On a crash marred the 10th stage of the Giro d’Italia into Modena, instead of a sprint royale, Pascal Ackermann (Bora-Hansgrohe) and others tumbled along the pavement and perhaps out of the race.
Ackermann, in the points leader’s ciclamino jeresy, and Matteo Moschetti (Trek-Segafredo) were among the group crashing under the one-kilometre kite. Both risk not starting stage 11 when it departs from Carpi.
“I just saw [Ackermann], he has some wounds,” said Rüdiger Selig.
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“We will see after taking a shower, and then we will decide, but it will be a hard night for him.”
Arnaud Démare (Groupama-FDJ) won the stage. It was one of the last few chances for the sprinters before the big mountain stages. The crash may have ruined Ackermann’s plan to ride through the mountains in his first Grand Tour.
“We try to finish this Giro, his big first Grand Tour, it’s also a good step to make a big improvement for the next time for the future,” added Selig. “That was the goal, but we have to take a look over him tonight because I think tomorrow will be a tough day for him.”
Several Trek-Segafredo riders stopped with Matteo Moschetti. The first glance did not look good, he rolled over the finish line bloody and bruised.
“Today Moschetti unfortunately was involved in that last crash,” said Giulio Ciccone, who wears the blue mountains jersey.
“All of the team-mates stopped to see the situation, but unfortunately, he went to the hospital in an ambulance, so I think that his Giro is finished here. Let’s hope that he’s OK and then the rest will be OK.”
It appeared Ackermann touched the wheel of the rider in front of him and then fell. It is still unclear.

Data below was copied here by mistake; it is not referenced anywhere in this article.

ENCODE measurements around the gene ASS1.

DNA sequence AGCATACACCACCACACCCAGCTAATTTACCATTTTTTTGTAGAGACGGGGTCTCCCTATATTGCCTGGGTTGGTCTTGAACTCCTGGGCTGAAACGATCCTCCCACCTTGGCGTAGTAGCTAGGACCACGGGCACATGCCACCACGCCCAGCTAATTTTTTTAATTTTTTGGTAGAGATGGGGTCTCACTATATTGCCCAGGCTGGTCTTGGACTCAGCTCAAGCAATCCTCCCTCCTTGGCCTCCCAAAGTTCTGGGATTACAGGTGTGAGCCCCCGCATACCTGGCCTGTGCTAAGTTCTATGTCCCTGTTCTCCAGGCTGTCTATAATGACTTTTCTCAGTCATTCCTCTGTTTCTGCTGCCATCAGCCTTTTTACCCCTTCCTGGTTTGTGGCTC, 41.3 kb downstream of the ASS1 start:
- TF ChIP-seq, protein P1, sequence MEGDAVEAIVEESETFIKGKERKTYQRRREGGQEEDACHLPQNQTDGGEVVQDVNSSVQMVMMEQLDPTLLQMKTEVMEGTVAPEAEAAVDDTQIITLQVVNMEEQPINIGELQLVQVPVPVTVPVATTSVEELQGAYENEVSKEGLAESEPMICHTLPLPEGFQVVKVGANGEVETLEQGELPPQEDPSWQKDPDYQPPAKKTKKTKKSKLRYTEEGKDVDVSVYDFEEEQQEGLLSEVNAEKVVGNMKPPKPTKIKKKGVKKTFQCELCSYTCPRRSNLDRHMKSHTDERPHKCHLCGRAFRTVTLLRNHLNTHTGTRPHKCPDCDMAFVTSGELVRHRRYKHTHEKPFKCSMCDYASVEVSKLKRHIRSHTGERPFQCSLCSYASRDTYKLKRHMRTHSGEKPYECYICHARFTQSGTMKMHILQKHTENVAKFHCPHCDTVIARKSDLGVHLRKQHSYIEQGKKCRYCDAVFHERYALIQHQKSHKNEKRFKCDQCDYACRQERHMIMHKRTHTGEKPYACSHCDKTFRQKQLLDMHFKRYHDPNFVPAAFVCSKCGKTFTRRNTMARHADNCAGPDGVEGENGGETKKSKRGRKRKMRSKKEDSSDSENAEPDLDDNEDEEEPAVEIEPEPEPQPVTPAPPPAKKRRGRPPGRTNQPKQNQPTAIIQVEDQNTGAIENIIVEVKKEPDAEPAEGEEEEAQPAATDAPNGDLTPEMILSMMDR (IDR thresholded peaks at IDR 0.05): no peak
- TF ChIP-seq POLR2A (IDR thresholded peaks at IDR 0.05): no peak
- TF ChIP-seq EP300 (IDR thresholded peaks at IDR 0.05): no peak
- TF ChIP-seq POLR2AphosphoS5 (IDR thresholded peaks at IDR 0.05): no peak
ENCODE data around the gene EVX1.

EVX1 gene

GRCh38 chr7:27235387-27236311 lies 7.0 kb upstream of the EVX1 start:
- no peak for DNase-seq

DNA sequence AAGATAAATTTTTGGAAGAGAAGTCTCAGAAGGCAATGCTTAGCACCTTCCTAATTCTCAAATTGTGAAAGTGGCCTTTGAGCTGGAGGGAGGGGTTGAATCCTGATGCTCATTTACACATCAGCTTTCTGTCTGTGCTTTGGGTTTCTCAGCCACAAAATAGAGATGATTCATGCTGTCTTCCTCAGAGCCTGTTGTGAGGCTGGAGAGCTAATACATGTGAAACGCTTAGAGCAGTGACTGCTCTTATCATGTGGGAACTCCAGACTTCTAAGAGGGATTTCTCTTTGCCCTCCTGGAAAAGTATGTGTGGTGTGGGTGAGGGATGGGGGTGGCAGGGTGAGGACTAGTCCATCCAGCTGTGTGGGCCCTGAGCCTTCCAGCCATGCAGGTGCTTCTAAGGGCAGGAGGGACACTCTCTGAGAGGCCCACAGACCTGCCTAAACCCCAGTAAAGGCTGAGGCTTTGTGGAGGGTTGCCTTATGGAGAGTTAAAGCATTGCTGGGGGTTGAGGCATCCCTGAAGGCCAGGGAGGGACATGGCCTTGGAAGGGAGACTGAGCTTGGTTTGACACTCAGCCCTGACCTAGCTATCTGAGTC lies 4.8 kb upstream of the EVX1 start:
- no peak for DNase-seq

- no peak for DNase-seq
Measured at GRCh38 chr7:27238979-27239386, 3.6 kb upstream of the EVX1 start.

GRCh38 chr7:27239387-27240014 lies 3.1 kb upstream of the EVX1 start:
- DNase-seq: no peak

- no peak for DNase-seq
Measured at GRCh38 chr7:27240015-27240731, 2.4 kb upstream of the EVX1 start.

“He crashed from my back wheel, there was actually not space were I wanted to go, I had to brake really quick and hard and in this moment I recognised it was too close for Acki,” said Selig.
“I looked back and he was sitting on the floor so yeah, in this moment I just decided to sprint. It’s cycling, eh.”
“I don’t know,” added Ciccone when asked how it happened. “I was behind, but in a sprint these things happen, and the speed was high, not far from the line, so… I don’t know what happened, but crashes are part of sprinting.”
Valerio Conti (UAE Team Emirates) survived another day in the pink jersey. The Roman hopes to carry the leader’s top at least to the end of stage 13 on Friday.
“The first crash around 10km, I was just there, I had to make a move to go around it and it worked, and then in the final, I saw that there was a lot of stress, the riders were fresh because we hadn’t gone all out and so everyone wanted to be up there,” Conti said.
“In those cases, experience has thought me that it’s better to risk it and sit a little bit behind or maybe ahead. This time, I decided to stay behind and it was a good decision.”